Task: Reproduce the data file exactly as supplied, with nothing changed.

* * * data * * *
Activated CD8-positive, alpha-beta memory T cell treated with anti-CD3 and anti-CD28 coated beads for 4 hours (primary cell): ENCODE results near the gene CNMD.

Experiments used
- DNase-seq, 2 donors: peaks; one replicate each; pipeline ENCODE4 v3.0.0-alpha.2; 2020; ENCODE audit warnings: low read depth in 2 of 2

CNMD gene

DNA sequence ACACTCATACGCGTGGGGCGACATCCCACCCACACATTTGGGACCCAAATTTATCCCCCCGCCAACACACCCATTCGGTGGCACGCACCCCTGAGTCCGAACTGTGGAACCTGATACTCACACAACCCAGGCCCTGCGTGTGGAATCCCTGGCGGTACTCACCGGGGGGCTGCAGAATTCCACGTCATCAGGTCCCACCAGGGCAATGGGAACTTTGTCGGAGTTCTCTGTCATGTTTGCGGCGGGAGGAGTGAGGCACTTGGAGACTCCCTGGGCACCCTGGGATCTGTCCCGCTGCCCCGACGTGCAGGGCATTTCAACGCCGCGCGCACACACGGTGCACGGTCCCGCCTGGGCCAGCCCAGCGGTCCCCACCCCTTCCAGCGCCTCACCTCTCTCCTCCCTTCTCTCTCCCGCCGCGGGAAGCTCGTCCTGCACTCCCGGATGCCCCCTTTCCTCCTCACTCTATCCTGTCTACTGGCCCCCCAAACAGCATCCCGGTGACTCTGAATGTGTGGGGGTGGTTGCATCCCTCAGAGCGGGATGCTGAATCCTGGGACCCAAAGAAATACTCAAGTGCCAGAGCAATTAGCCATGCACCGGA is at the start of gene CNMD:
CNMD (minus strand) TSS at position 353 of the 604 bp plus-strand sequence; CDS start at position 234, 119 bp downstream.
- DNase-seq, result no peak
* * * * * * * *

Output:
Activated CD8-positive, alpha-beta memory T cell treated with anti-CD3 and anti-CD28 coated beads for 4 hours (primary cell): ENCODE results near the gene CNMD.

Experiments used
- DNase-seq, 2 donors: peaks; one replicate each; pipeline ENCODE4 v3.0.0-alpha.2; 2020; ENCODE audit warnings: low read depth in 2 of 2

CNMD gene

DNA sequence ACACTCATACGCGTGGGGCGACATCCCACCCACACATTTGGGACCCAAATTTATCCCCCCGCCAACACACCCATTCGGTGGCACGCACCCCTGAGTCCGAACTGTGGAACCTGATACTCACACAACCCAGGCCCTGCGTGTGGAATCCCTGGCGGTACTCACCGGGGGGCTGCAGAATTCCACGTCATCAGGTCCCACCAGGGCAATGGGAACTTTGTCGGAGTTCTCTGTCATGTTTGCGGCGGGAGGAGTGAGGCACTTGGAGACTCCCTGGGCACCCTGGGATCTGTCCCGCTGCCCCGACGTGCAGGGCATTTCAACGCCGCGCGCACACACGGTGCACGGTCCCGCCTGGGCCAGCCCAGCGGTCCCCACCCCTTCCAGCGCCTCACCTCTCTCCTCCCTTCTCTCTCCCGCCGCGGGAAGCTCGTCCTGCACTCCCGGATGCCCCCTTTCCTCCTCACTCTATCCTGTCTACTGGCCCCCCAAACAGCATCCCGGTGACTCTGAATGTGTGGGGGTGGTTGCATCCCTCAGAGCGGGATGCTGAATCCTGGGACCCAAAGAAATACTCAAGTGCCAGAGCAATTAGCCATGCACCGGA is at the start of gene CNMD:
CNMD (minus strand) TSS at position 353 of the 604 bp plus-strand sequence; CDS start at position 234, 119 bp downstream.
- DNase-seq, result no peak